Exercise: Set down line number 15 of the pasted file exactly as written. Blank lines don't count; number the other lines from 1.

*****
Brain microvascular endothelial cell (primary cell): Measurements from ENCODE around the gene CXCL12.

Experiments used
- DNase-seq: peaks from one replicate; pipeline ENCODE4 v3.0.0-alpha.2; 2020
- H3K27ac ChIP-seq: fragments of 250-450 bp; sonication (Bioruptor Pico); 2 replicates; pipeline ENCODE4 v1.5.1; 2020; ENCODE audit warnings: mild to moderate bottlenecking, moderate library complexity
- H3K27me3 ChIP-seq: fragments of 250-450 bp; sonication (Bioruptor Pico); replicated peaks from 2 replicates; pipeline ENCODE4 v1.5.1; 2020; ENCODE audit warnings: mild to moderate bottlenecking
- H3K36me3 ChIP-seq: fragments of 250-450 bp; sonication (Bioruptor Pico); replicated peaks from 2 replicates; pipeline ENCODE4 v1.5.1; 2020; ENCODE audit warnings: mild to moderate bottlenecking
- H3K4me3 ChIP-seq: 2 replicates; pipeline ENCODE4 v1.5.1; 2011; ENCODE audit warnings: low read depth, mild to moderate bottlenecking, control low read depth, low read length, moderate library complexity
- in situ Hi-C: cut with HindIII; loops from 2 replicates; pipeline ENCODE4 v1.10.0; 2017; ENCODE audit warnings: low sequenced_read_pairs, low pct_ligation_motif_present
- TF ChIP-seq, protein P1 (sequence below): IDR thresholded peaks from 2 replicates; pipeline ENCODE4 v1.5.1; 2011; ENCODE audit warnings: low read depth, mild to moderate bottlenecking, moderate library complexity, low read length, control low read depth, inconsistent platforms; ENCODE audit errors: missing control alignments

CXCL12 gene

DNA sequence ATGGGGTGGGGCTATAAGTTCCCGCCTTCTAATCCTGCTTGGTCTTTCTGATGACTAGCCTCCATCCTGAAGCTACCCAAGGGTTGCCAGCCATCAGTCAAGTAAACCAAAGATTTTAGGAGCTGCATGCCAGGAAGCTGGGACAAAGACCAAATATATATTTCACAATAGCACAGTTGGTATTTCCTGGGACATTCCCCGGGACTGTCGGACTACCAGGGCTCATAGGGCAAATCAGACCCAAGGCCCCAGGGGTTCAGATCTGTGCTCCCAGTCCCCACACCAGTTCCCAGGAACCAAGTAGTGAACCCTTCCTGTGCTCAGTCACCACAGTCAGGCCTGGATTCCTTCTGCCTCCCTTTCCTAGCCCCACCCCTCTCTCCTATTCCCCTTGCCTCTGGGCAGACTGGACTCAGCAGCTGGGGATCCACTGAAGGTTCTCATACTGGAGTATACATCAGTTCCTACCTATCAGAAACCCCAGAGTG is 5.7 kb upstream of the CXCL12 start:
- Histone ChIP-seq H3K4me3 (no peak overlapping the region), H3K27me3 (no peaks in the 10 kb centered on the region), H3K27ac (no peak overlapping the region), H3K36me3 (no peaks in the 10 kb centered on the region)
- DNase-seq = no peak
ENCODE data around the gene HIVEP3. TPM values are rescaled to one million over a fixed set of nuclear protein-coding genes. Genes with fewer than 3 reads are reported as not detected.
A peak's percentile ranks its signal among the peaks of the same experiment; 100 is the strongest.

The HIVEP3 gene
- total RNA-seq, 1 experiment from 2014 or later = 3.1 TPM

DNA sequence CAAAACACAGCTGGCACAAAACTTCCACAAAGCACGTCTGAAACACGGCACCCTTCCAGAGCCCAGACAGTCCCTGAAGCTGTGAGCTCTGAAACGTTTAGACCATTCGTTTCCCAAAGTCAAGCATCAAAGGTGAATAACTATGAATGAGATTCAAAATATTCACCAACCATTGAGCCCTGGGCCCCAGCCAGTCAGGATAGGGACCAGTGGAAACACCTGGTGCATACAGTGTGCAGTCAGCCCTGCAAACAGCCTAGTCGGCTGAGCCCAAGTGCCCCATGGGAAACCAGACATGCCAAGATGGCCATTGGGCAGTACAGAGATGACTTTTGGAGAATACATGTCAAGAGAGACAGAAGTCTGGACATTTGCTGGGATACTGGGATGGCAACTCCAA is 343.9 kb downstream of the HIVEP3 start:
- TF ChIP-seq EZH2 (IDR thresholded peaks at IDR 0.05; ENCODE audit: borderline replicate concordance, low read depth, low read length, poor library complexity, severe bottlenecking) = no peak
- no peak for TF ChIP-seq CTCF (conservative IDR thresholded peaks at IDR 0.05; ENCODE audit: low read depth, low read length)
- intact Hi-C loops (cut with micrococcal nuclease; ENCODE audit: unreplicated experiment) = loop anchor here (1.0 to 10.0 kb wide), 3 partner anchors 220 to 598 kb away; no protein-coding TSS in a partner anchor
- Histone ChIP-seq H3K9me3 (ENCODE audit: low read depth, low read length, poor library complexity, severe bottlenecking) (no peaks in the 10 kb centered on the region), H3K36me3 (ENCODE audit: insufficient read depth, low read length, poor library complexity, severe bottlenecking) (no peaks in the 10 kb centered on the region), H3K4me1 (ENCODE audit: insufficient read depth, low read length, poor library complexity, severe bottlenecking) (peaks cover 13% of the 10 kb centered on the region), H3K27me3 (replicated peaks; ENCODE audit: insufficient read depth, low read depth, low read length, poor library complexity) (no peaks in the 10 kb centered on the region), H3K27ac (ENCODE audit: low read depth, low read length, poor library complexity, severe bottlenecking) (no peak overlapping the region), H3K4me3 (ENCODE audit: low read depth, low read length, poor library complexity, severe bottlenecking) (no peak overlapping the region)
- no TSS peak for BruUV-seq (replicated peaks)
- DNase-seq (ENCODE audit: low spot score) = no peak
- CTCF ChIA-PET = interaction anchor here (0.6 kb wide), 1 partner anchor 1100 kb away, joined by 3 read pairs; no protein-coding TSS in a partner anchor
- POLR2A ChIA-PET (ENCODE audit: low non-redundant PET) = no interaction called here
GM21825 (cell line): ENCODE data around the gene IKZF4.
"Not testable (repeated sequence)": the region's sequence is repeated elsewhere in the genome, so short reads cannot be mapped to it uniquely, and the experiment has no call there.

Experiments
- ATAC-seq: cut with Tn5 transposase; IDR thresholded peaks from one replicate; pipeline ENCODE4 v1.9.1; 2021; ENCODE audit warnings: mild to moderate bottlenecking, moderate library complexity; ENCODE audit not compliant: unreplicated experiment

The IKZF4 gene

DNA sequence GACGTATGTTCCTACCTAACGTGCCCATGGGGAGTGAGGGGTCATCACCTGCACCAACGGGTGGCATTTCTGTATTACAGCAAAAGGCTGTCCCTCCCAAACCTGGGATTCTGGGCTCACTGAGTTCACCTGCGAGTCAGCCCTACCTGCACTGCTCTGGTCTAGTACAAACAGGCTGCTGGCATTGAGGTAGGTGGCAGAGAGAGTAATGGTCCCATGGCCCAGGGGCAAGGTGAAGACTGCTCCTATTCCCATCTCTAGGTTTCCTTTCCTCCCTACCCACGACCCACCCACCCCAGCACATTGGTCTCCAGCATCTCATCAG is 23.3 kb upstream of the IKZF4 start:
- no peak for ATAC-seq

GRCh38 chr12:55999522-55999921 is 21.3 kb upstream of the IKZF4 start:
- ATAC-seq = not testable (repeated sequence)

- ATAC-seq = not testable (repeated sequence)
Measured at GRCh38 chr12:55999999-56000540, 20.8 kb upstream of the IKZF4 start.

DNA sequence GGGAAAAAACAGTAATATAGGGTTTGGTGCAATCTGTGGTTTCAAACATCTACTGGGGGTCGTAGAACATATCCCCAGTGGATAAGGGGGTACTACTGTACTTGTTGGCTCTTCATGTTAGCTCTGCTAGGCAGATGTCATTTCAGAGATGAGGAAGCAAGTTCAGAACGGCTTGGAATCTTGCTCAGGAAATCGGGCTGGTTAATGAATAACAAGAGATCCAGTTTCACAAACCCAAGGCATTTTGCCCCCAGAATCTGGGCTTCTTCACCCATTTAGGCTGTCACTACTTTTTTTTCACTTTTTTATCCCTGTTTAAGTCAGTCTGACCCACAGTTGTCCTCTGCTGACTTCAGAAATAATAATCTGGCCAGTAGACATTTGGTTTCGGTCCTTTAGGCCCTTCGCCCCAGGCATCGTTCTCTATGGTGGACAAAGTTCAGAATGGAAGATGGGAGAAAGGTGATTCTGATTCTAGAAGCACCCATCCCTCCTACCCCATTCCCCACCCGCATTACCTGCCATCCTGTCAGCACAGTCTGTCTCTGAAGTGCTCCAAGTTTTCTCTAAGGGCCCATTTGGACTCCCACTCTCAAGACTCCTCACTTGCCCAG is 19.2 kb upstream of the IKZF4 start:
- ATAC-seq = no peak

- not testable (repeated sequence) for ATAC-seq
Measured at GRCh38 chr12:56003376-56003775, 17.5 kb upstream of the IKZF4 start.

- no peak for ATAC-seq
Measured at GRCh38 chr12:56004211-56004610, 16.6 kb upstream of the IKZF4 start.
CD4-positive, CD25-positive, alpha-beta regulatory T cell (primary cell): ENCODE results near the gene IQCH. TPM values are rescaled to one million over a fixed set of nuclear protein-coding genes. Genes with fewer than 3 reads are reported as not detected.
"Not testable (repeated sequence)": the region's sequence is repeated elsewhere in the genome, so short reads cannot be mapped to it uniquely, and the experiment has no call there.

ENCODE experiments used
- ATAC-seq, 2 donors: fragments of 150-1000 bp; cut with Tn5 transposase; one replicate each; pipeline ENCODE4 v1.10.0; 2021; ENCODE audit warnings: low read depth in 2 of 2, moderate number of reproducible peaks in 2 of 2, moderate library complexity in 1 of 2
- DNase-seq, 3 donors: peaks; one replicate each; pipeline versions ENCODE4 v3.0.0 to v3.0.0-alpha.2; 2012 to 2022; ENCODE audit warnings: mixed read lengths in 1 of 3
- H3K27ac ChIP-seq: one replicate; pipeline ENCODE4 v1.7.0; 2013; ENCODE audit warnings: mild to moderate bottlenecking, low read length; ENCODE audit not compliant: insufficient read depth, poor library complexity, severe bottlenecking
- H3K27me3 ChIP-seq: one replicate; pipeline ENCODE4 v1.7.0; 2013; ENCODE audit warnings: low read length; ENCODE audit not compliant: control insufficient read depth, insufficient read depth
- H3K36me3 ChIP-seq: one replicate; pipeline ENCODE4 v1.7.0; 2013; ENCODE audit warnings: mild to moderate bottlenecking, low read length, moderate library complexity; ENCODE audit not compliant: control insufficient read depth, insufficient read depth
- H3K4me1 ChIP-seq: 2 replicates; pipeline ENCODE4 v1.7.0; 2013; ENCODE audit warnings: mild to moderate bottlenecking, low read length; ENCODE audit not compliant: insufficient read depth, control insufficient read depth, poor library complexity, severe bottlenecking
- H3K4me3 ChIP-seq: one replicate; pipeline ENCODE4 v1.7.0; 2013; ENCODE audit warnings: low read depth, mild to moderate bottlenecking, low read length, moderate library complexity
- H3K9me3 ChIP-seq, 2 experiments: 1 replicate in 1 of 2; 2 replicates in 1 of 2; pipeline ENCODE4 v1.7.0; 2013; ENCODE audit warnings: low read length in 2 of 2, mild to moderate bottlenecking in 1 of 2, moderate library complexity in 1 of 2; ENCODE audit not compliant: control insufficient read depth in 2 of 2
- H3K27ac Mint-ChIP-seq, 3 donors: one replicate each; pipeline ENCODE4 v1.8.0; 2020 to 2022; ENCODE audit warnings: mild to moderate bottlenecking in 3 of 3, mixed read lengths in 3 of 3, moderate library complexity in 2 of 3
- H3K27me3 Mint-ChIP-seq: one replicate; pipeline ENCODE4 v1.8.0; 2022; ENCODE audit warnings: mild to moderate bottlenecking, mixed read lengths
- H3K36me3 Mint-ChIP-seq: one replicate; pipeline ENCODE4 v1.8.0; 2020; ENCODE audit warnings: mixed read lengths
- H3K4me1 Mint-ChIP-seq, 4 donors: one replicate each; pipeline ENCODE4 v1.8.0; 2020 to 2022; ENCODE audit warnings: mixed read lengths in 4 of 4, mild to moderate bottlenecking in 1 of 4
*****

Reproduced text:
A peak's percentile ranks its signal among the peaks of the same experiment; 100 is the strongest.